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I tried the Question as so:

$$f^2(4)-f^2(0)=[f(4)+f(0)]\cdot[f(4)-f(0)]$$

Now $$\frac{f(4)-f(0)}{4-0}= f'(c) ~, ~~c \in (0,4)$$ $$f(4)-f(0)=4f'(c)$$

And

$$\frac{f(4)+f(0)}{2}= f(b) ~~, ~b \in ~ (0,4) $$

$$\therefore f^2(4)-f^2(0) = 4f'(c)\cdot2f(b) $$ $$= 8f'(c)f(b)$$

But the answer in the book says that b and c are the same points and the answer is given as $8f'(a)f(a)$

so basically I need to prove that c and b are the same points.

BTW -> what does this mean $f : [0,4] \rightarrow~~\mathbb{R}$

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It's kind of hard to understand what you're talking about if you don't give any details! –  Mercy Jul 4 '12 at 13:21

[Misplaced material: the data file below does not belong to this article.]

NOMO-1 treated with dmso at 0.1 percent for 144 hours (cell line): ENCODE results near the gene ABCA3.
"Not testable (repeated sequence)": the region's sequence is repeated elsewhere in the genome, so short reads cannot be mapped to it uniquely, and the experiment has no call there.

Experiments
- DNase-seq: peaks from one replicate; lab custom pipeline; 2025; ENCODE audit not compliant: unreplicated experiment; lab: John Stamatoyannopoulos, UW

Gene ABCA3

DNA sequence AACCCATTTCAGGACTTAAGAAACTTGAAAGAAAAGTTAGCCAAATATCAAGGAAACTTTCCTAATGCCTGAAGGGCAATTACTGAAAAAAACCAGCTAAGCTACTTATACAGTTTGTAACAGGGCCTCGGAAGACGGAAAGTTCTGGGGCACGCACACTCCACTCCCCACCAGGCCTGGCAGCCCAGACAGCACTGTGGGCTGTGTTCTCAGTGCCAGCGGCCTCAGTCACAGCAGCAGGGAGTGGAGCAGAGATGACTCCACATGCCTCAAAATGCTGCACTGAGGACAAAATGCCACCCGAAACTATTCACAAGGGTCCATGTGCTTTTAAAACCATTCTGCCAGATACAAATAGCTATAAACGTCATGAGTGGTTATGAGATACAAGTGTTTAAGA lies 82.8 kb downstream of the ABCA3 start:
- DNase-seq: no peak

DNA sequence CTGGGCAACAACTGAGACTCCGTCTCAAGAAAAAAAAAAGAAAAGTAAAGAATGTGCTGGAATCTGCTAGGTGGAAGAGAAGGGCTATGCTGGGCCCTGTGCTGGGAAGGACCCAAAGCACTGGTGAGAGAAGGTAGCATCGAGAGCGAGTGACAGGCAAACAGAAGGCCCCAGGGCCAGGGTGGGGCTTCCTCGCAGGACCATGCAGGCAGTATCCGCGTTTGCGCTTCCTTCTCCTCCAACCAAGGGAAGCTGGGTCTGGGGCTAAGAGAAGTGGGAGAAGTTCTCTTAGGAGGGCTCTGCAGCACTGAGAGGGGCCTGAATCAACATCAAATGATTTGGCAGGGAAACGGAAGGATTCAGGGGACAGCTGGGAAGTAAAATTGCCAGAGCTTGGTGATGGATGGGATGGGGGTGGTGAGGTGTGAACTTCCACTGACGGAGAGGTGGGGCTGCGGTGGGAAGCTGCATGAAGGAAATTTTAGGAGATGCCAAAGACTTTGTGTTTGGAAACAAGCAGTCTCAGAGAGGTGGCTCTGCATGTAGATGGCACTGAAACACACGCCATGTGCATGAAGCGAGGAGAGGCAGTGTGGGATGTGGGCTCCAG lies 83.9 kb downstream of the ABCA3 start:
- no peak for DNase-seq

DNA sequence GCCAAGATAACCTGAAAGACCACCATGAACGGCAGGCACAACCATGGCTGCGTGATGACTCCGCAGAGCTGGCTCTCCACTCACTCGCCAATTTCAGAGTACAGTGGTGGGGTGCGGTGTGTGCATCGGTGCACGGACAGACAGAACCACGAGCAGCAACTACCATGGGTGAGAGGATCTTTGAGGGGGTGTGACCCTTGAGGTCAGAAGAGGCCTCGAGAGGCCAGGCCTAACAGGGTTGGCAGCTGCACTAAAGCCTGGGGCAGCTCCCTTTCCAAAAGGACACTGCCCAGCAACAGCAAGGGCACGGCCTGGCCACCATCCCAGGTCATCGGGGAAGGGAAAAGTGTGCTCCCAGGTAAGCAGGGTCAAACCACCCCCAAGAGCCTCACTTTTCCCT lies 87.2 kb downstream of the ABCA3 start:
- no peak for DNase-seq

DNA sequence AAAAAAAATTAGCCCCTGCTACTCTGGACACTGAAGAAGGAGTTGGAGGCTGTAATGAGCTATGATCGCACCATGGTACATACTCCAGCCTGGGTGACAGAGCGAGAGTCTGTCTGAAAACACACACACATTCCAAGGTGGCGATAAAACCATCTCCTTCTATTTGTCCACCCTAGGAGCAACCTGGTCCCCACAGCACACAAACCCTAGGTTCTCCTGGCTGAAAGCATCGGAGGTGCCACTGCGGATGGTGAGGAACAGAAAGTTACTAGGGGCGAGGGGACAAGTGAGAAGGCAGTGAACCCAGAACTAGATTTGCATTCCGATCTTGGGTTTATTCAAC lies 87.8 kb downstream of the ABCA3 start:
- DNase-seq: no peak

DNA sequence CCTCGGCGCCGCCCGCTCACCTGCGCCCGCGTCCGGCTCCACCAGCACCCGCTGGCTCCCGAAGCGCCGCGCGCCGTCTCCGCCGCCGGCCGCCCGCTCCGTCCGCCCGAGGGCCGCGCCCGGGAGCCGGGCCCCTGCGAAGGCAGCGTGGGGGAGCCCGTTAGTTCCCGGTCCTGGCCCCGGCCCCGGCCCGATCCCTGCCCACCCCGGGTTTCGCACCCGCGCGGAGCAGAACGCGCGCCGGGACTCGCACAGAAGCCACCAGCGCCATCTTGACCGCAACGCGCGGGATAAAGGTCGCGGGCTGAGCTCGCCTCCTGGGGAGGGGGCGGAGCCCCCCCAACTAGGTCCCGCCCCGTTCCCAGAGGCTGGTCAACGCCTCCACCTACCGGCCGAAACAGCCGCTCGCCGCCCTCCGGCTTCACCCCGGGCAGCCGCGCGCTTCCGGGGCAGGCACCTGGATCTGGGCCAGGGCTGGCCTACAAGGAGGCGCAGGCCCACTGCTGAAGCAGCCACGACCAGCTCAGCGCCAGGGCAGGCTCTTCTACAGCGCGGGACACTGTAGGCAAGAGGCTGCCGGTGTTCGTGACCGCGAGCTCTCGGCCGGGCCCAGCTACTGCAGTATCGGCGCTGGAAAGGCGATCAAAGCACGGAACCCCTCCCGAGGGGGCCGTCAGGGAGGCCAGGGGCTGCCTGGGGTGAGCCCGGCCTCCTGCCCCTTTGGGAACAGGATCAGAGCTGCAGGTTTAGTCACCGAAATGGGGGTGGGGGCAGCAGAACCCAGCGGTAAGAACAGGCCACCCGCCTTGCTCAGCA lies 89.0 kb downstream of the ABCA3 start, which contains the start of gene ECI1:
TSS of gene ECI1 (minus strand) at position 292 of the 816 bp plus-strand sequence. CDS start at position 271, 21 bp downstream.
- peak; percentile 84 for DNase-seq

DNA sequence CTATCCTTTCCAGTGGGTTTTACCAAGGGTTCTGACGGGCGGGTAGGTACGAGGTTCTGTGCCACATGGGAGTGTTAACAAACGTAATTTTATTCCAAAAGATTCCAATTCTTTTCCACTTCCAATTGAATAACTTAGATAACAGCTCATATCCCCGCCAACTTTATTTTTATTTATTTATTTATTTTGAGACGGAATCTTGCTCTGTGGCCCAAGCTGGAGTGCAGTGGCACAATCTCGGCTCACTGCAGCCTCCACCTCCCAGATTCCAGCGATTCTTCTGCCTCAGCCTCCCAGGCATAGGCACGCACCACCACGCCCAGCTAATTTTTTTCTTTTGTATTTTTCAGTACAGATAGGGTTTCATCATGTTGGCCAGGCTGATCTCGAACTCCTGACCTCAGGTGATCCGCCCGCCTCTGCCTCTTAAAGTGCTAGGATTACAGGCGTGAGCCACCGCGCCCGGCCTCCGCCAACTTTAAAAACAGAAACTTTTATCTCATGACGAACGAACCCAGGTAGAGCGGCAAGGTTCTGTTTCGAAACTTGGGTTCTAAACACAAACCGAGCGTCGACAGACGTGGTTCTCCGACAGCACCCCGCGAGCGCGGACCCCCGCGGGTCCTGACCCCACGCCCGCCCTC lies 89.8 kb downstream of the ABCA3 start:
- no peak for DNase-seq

2 Answers 2

up vote 3 down vote accepted

I guess the problem asks you to use the MVT to find $f^2(4)-f^2(0)$.

Let $g(x)= (f(x))^2$.

By the MVT there exists a $a \in (0,4)$ so that

$$\frac{g(4)-g(0)}{4-0}=g'(a) \,.$$

Now, use that $g'(a)=2f'(a)f(a)$ and you are done...

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I guessed you meant let $f: [0,4] \rightarrow \mathbb{R}$ prove there is a $a$ such that $8 f'(a)f(a)= f^2 (4) - f^2(0)$. This is direct if you consider $ g(x) = f^2(x)$ because $g'(x)= 2 f(x)f'(x)$ so $$\frac{g(4)-g(0)}{4-0}= g'(a)$$ and get what you wanted. $f: [0,4] \rightarrow \mathbb{R}$ this means that the domain of $f$ is $[0,4]$ and it takes values in $\mathbb{R}$

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